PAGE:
The film is honest. The black student movement is not entirely united. Voices are not in unison when discussing gender, sexuality, or even race. There is a constant grappling with ideas and practise. There are moderates and radicals. Those who want slight changes in current policies (just enough to make life bearable) and those who want to burn down colonial structures. This unevenness in opinion becomes glaring in part one where Kaganof cleverly critiques the role of white ‘allies’ in the black struggle. He does this by focusing on a white, female lecturer who says she was at the forefront of starting the first dialogues that gave birth to the OS movement.

In this moment, it seems Kaganof positions himself as the white ‘radical’ that problematizes the status quo and his fellow whites by questioning white culpability and supremacy. But we must all ask what differentiates the white conservative racist, white liberal and the white radical?

The white lecturer insists that she also feels pain at (black) injustice. A white student admits she “doesn’t understand” but she wants to fight oppression, alongside black students. As the white ‘allies’ speak I am reminded of a film about slavery in America by Danish film director and screenwriter, Lars von Trier titled ‘Manderlay’. In the film, a white woman, Grace, passes a town – Manderlay – and is appalled by the fact that, despite the abolision of slavery 70 year prior, black people still live as slaves in the town. Determined to free the blacks, she stays and works with the slaves to liberate them. Grace sees herself as a ‘liberator’ but she ends up taking up the role of the slave master, even whipping one of the black male slaves in the end.

In a talk about the movie titled, ‘The Lady with the Whip’, cultural theorist Frank Wilderson III says about the movie, “By removing the white male from the traditional role of protagonist and master, ‘Manderlay’ invites us to think of slavery as a relation of power between those who are ontologically dead, and those who are ontologically alive.”

Wilderson then, along with Steve Biko’s scathing critique of white liberals (which is shown on screen as the white lecturer speaks) invites us to interrogate power dynamics within black-white spaces. They both ultimately come to the conclusion that the presence of whites and whiteness in black radical spaces sucks into invisibility any possibility of black liberation in those spaces.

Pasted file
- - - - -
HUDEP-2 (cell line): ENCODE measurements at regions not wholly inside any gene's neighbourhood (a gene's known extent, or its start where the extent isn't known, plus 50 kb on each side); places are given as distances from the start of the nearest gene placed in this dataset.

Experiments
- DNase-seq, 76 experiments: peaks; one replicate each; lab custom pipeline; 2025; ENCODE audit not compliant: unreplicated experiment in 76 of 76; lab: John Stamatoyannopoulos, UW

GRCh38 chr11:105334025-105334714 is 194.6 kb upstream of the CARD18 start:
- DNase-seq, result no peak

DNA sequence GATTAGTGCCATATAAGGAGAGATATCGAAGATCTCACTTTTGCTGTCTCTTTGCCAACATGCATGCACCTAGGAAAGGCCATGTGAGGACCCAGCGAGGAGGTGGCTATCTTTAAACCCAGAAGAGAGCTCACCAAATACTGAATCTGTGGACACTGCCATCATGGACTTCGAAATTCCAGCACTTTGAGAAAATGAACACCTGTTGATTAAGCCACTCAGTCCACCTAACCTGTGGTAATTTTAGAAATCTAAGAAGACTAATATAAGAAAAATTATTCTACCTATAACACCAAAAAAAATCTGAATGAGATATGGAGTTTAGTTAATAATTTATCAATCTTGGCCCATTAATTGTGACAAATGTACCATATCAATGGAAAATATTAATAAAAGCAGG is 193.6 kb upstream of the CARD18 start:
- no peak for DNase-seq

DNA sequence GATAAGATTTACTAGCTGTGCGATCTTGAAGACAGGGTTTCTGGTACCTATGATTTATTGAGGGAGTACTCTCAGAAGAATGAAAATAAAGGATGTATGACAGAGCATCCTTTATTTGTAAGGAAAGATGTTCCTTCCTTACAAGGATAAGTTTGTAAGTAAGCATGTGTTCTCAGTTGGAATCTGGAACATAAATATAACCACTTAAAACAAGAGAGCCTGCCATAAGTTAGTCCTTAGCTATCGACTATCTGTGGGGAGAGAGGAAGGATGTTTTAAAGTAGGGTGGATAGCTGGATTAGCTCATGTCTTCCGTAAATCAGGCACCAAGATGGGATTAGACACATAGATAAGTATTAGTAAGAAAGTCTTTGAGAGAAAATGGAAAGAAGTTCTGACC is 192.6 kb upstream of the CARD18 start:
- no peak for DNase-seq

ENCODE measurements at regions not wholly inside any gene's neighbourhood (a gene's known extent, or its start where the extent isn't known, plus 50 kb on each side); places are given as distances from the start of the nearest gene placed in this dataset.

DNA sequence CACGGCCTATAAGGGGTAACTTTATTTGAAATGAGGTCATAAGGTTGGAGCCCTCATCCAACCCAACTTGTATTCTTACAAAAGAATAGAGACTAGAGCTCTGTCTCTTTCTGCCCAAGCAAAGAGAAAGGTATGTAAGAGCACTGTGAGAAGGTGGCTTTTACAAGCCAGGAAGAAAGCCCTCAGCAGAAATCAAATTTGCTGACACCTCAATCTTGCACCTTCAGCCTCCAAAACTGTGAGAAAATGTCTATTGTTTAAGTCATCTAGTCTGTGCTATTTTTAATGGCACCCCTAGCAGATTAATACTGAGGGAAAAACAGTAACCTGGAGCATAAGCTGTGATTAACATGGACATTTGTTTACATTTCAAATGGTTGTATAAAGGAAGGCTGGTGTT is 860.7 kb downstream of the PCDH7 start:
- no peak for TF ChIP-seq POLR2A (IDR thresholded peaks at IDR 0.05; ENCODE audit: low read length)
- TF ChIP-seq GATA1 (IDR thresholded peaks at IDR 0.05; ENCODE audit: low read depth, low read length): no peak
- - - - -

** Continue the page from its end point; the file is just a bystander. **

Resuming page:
Conversations around decolonization in South Africa have forced all fields (including film) to (re)think the ways in which images mean. It has also forced a conversation about the people who generate these images, for whom they generate them, for what purpose and the implications of them. Kaganof’s positionality as white male means that his images generate him a certain currency and agency in progressive spaces. Although he may or may not accumulate wealth from the images, he does accumulate social capital (and in a way lands up in almost the same position as the white liberal he critiques) by using images of black radical protesters at their most fragile moments.

Watching OS is painful. Not because of the unorthodox (but beautiful) way in which it is made but because one can sense the discomfort in the student’s faces. Black faces that twist and distort trying to find solutions to a problem they did not create.
The world premiere of ‘Opening Stellenbosch’ was recently in Milan during the 26th festival of African Cinema.

Zimasa Mpemnyama is a writer, journalist and a photographer based in Johannesburg, South Africa. She has worked and and written for eNCA, Live Magazine, Red Bull, The Con Mag and Culture Review.
• Aryan Kaganof was born in 1964 in Johannesburg. In 1983 he left South Africa to avoid military conscription into the apartheid army. Having moved to The Netherlands he worked at the Dutch AntiApartheid Movement (AABN) as a researcher/activist and also at some pirate radio stations, where he made radio programmes about jazz music (Rhythm-a-ning) and South African exile music and politics (Vula). It was during this period that he wrote about music and culture for various international publications. In 1990 he enrolled in the Netherlands Film & Television Academy (NFTVA) where he studied feature film direction, script writing, editing and production, until graduating in 1994. While still a second year student he won the Dutch Oscar equivalent for Best Feature Film (the Golden Calf) for his first feature film, Kyodai Makes The Big Time. In 1996 he pioneered the use of digital video as a feature film medium with the transfer to 35mm Wasted! Due to the film’s commercial success in Japan he was invited to direct the first Japanese film shot via such a process, Tokyo Elegy, in 1999. He returned to South Africa in 1999. In 2001 his first solo fine art exhibition was held in Cape Town at the Association for Visual Arts. His 2002 film Western 4.33 was screened at the 2004 Berlinale and won awards for Best Video Made in Africa at the African Film Festival in Milano. In 2005 he shot the world’s first feature film made on a mobile phone camera, Sms Sugar Man. In 2014 An Inconsolable Memory is selected in competition at IDFA and in the African, Asian, and Latin America FF.(this additional information is from the website of the 26st Festival Cinema Africano, Asia e America Latina, Milan 2016)